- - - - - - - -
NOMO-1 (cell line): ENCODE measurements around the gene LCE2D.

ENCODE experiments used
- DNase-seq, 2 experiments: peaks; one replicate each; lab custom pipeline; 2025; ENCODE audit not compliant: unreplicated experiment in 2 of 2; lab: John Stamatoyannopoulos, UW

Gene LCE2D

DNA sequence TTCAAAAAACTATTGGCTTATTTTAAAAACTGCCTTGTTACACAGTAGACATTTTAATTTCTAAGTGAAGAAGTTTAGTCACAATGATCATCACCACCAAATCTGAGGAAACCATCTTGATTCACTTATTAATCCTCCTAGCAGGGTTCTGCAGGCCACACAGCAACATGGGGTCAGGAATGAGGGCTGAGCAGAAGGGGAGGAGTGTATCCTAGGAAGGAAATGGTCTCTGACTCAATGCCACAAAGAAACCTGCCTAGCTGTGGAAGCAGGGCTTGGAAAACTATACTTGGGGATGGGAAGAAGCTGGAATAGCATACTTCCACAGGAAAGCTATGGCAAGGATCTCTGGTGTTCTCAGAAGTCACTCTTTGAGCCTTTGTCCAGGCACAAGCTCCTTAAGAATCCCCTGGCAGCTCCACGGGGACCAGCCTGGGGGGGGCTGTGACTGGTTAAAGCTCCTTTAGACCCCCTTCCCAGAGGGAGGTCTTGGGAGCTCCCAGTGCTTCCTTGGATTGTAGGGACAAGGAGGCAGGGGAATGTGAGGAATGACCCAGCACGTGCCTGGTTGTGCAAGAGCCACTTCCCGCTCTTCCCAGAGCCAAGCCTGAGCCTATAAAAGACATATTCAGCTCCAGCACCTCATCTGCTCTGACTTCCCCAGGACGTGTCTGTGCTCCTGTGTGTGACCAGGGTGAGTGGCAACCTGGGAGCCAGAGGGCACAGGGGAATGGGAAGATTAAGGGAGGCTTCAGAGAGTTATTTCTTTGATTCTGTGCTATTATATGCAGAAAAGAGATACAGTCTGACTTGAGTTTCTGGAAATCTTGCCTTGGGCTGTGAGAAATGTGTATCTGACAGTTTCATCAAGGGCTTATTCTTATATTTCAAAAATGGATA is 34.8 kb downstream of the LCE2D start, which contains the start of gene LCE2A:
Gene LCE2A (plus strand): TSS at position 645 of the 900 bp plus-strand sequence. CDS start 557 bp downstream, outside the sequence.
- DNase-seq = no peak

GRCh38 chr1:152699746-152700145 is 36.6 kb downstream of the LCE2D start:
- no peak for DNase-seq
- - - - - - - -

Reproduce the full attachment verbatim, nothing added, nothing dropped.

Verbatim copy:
NOMO-1 (cell line): ENCODE measurements around the gene LCE2D.

ENCODE experiments used
- DNase-seq, 2 experiments: peaks; one replicate each; lab custom pipeline; 2025; ENCODE audit not compliant: unreplicated experiment in 2 of 2; lab: John Stamatoyannopoulos, UW

Gene LCE2D

DNA sequence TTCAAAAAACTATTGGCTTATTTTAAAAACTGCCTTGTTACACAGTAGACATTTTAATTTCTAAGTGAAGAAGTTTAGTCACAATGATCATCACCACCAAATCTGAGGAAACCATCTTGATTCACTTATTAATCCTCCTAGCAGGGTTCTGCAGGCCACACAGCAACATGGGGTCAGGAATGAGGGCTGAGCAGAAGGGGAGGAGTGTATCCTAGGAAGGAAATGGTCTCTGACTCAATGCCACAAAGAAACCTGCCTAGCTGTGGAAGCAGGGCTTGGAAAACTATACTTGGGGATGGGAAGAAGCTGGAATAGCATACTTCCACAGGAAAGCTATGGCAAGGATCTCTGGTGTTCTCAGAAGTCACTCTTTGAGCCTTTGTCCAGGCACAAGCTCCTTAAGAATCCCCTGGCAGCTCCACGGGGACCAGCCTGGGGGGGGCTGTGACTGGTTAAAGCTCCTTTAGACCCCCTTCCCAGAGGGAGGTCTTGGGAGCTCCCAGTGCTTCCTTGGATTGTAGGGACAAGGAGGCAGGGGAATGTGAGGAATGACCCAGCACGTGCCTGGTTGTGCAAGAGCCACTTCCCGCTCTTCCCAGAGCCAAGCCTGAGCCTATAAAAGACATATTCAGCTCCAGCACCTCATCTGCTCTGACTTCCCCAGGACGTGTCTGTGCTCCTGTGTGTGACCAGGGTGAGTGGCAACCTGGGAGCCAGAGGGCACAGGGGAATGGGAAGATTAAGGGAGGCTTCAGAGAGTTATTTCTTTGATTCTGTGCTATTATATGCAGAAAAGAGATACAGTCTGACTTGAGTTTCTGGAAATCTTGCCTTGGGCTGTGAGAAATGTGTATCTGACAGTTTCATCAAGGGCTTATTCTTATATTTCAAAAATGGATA is 34.8 kb downstream of the LCE2D start, which contains the start of gene LCE2A:
Gene LCE2A (plus strand): TSS at position 645 of the 900 bp plus-strand sequence. CDS start 557 bp downstream, outside the sequence.
- DNase-seq = no peak

GRCh38 chr1:152699746-152700145 is 36.6 kb downstream of the LCE2D start:
- no peak for DNase-seq